Sam submitted 20 weeks ago - (www.thegospelcoalition.org) » 0 Comments
In the last couple of weeks we’ve gotten a good glimpse into the root system of racism. We thought we could stick the racists into the country’s past, next to a post marked “obsolete,” and gladly forget about it. But the roots of racism run deep.
Human trafficking—and sex trafficking in particular—has become something of a Christian cause célèbre. There are prayer weekends, movies, magazine covers, Sunday school curricula, and countless church-based ministries. More unusual efforts include lipstick sold to help “kiss slavery goodbye” and tattoo alteration services for victims who say they have been “branded” by their captors. An extraordinarily complex global issue has somehow become one of the most energetic Christian missions of the 21st century.
“All compassion should be without strings. If it is not unconditional, then it’s not compassion,” said Rick Warren, who works with aid agencies of all faiths on common ground issues, such as health care. But, Warren argued, all actions have a motivation and no one should be “the motive police.”
Most Christians agree that caring for the poor and marginalized is a central tenet of the gospel. And what better passage to reinforce this principle than Matthew 25:40, where Jesus commands us to care for “the least of these.” Many of us readily assume that “the least of these” refers to the poor and marginalized. But are those who Jesus is really talking about?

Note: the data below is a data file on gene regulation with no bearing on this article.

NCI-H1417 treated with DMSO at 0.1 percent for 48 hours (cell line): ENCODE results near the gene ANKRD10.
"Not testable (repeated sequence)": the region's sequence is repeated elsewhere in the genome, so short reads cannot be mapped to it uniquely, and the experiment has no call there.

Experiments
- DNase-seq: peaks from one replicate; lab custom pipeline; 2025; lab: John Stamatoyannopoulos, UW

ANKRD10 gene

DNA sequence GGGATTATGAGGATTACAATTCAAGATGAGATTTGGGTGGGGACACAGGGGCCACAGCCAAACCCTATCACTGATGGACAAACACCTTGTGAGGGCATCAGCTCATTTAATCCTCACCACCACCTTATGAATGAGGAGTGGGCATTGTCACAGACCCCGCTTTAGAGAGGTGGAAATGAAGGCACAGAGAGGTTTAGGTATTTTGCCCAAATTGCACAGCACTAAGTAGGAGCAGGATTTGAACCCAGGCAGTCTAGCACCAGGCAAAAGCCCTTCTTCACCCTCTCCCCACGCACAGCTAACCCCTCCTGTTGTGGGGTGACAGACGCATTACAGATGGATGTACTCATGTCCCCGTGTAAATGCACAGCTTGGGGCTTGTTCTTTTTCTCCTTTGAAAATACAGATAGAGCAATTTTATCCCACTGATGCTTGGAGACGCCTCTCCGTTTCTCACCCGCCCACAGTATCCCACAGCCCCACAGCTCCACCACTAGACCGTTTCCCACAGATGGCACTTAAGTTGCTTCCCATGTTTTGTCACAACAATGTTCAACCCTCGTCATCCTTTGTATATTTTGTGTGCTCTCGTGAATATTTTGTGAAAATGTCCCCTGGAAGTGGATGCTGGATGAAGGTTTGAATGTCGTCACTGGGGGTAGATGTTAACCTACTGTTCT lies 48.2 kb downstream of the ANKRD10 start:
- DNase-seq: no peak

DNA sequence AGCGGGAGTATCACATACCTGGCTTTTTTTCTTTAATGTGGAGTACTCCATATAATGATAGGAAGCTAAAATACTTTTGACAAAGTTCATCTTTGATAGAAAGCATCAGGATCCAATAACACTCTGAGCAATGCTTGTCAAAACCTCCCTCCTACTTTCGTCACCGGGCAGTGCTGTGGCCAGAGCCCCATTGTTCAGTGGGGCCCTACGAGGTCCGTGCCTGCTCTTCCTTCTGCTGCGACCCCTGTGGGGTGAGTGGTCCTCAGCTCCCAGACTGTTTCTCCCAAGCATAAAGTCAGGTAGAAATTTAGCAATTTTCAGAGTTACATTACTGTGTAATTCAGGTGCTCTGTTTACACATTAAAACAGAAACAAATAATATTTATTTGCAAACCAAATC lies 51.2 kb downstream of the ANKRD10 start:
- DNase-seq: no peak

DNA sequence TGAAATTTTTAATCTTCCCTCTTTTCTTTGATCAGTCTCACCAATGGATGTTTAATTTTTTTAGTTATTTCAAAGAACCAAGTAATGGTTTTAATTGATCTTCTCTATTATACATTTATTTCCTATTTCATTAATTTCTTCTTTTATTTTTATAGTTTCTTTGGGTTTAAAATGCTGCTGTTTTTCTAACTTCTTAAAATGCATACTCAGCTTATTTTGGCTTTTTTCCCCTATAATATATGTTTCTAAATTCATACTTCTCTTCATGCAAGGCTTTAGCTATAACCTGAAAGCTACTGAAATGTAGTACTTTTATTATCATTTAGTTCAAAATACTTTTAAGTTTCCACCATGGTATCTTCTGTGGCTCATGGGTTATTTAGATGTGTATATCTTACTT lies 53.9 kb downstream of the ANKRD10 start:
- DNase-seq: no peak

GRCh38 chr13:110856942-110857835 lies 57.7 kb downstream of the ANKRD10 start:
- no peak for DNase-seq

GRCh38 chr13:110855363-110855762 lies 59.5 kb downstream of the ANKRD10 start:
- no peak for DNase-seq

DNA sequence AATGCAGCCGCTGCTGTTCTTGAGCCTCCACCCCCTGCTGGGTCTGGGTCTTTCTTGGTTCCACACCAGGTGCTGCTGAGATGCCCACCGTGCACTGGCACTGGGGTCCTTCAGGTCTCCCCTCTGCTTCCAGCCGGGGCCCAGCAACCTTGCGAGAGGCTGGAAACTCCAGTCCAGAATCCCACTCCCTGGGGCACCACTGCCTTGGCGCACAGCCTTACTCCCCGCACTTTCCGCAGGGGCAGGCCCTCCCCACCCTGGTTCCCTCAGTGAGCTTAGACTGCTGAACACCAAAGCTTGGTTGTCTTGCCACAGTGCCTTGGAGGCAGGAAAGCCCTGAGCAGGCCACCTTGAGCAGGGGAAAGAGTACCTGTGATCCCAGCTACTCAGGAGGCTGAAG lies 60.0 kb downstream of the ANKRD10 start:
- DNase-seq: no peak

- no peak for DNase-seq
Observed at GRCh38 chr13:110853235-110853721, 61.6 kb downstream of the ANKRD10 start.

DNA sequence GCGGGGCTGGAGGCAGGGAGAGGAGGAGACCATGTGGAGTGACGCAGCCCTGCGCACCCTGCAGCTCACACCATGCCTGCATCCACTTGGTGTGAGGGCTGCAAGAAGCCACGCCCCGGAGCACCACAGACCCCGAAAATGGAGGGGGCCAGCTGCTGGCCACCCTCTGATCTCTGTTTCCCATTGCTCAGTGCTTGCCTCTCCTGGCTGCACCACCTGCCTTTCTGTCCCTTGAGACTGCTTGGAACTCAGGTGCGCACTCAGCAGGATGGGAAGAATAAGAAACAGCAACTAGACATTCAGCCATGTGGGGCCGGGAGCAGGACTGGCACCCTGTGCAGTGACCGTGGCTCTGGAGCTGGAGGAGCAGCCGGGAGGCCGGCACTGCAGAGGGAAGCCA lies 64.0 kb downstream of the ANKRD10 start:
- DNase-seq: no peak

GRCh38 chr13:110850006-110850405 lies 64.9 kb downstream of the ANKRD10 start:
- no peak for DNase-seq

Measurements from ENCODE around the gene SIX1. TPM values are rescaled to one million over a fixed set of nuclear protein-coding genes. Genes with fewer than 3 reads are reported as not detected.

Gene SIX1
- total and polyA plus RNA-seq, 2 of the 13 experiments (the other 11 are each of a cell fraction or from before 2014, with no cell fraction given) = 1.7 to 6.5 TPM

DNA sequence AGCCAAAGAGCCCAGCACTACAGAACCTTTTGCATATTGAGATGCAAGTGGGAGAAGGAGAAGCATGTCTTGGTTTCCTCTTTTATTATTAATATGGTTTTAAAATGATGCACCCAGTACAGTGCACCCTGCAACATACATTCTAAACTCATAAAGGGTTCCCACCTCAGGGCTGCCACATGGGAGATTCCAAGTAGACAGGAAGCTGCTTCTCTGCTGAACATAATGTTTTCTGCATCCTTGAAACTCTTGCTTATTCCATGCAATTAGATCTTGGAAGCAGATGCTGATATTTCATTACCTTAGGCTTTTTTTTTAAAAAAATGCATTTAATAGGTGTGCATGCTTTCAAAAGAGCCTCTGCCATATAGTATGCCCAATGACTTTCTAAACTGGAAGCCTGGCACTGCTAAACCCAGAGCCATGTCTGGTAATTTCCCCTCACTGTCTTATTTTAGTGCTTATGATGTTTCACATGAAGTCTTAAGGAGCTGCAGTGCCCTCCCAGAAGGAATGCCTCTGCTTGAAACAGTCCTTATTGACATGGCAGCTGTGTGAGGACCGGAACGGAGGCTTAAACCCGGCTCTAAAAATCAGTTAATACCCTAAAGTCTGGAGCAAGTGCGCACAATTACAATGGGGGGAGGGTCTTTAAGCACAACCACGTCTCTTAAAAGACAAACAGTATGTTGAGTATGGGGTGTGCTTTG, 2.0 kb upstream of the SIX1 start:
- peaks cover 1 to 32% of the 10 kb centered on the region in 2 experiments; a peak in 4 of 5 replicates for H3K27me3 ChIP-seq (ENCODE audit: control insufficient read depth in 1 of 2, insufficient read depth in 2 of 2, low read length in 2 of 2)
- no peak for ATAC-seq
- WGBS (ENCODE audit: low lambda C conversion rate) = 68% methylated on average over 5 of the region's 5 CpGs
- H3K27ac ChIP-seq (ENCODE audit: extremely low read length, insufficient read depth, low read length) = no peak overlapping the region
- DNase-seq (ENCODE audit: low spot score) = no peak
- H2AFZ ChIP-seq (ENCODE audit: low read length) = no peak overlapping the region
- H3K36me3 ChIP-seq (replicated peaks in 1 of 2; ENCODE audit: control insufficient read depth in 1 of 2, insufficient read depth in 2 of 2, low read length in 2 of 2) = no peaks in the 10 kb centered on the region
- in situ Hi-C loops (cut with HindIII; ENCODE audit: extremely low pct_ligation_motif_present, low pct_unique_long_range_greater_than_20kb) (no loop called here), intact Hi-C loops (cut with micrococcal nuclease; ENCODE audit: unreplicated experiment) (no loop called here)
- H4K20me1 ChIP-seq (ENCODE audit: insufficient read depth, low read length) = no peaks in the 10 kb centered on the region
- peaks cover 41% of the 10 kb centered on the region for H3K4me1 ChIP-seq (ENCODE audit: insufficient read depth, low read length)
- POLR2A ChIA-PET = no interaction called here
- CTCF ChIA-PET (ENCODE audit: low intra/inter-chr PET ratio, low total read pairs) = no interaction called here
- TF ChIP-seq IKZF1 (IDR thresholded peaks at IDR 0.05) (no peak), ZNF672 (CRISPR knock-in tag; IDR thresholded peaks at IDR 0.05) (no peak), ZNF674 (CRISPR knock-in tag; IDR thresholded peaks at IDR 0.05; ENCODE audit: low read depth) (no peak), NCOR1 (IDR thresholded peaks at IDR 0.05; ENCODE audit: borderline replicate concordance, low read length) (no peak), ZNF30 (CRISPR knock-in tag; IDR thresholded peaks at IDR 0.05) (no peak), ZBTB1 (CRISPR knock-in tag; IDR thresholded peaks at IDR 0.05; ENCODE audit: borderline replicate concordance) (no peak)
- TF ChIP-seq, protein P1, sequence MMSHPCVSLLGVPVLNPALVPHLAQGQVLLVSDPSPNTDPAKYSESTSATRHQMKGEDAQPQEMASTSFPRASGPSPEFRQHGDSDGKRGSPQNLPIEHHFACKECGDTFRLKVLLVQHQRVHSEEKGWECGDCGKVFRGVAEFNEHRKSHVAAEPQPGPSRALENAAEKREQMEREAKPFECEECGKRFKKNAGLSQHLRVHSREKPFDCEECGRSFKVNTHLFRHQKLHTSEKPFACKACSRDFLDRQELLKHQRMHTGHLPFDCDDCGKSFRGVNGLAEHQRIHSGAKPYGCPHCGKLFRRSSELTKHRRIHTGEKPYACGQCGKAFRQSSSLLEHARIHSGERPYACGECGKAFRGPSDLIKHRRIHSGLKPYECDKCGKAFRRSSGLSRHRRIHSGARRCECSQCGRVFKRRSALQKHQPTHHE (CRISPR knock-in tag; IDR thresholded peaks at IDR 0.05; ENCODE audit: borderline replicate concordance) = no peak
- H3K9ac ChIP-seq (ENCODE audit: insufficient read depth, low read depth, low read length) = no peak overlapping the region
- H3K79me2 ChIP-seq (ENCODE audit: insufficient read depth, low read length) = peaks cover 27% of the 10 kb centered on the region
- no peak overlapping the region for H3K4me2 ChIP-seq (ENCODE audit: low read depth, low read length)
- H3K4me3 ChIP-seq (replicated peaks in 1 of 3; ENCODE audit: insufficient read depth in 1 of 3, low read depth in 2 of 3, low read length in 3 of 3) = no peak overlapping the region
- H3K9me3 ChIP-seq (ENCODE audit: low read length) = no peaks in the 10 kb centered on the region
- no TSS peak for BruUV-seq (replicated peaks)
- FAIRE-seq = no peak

We like to think of slavery as something that only exists in the past. A terrible chapter in human history that was finally ended thanks to the work of men like William Wilberforce and Fredrick Douglass. Unfortunately, the institution of slavery is still very much alive, it’s just taken on a new name: Human Trafficking.
To put it mildly, 2014 was not a great year for race relations in America. The cases of Michael Brown in Ferguson, Tamir Rice in Cleveland and Eric Garner in New York as well as other stories highlighted that the conversation about race in the U.S. still has a long way to go. The conversation about race in the Church has a long way to go, as well. American churches remain largely segregated, and race issues can be a tricky topic to know how to engage from the pulpit.
The global aid industry is experiencing an unparalleled era of evolution and transformation. Globalization of media has increasingly brought the plight of the world’s poor, disadvantaged, and disabled before our eyes. A growing awareness of the chasm between the privileged and the poor has spawned a tremendous burst of creativity in efforts to end poverty. At the same time there has been an increasing demand for heightened scrutiny over the impact of poverty programs. Do any of them really work?
The word has been so toxic, pro-reform groups like the Evangelical Immigration Table (a Christian coalition that includes World Vision, the National Association of Evangelicals, and the Council for Christian Colleges and Universities) avoids it like the Ebola virus. Why are so many of us frightened of amnesty—defined as “a general pardon for offenses, especially political offenses, against a government”—for illegal immigrants?